This week, my oldest child, my only daughter. Is turning eight.
I remember her birth well, after all it was my first. She set the bar by which her siblings are measured.
My least favorite part was being told to hold her in while in the process of pushing her out because my doctor had to attend to a set of twins in another room. The nurse who was with me while the other medical people left had these big saucers for eyes looking out over her medical face mask as I squirmed as I “held her in.”
She was a beautiful, small baby with jet black hair and pale skin. Her eyes were brown with a little bit of green like mine were as a kid.
The day she came home for the hospital, there was a bad thunderstorm. Lightening stuck a transformer near our house and blew out the electricity. But she slept soundly through it. I always said it was a sign of how special my girl is.
Eight. She’s freaking eight. And just as socially awkward as I was but in a completely different way. I was always tall for my age. Like her; I busted into women’s shoes by the time I turned eight. I wore my purple Nikes with pride. They were my first real shoes that weren’t Keds.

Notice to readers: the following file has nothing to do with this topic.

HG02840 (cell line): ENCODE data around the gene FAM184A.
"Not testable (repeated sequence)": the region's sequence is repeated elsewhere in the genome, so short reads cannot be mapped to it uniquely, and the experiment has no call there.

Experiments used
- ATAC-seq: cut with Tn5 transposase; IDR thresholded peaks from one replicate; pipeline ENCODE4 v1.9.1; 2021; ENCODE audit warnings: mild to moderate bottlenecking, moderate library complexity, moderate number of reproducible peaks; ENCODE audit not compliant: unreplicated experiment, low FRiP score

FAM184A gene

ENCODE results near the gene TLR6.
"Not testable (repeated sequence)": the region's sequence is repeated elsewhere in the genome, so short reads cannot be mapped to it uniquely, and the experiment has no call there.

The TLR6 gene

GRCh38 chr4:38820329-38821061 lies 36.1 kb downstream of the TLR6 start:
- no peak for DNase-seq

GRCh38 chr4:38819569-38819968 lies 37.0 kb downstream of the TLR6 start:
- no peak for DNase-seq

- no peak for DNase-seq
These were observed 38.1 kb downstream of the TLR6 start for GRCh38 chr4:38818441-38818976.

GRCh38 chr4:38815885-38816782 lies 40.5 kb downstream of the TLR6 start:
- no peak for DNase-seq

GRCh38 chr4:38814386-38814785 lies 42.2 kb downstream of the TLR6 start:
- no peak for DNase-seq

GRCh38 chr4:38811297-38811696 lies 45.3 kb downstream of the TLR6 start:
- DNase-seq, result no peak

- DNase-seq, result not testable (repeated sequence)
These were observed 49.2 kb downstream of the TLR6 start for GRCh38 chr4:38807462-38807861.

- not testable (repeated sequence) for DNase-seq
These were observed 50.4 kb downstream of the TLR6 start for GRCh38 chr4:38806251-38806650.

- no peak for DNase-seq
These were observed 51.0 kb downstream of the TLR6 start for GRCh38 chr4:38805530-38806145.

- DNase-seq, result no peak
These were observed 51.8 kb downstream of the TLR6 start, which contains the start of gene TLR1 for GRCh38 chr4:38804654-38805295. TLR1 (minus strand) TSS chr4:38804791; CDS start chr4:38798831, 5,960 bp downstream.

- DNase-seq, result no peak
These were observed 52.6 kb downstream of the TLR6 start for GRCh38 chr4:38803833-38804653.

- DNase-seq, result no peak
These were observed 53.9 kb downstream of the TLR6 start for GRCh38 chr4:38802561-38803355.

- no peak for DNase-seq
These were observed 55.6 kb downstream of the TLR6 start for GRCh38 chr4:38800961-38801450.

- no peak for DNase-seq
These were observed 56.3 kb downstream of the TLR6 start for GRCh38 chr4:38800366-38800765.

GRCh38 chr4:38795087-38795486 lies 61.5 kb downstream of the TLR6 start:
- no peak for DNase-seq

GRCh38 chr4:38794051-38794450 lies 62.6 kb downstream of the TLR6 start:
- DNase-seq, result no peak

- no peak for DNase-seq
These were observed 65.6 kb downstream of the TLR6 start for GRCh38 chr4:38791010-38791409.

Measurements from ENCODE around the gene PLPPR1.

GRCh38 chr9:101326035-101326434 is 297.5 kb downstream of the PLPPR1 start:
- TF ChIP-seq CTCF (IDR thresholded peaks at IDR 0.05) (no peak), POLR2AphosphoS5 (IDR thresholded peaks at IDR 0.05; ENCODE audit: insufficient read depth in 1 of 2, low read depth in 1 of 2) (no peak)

I was a tom-boy. I’d rather throw a baseball with my dad than play Barbies. My daughter is more picky about her clothes but just as imaginative as I was with Legos.
We both love to run. I’ve been very lucky to share a few runs with her. We’ve run Girls on the Run twice as a team. I watch as she gets all prettied up and participates in the various pre-race activities.
Then we run. For us, it’s an adventure, no personal record attached. Though I must admit, I enjoyed it at the end of our last race together when she asked me if I wanted her to beat the girls in front of her.
I probably don’t tell her enough how awesome she is. It’s hard to when you have lots of boys around.
So this weekend, I’m going to carb-load with vanilla cake with sprinkles. Then I’ll run my metric marathon. And I’ll take my pink and purple flower from our last race together, so she can go on the big adventure with me in sprit.
Happy birthday, princess.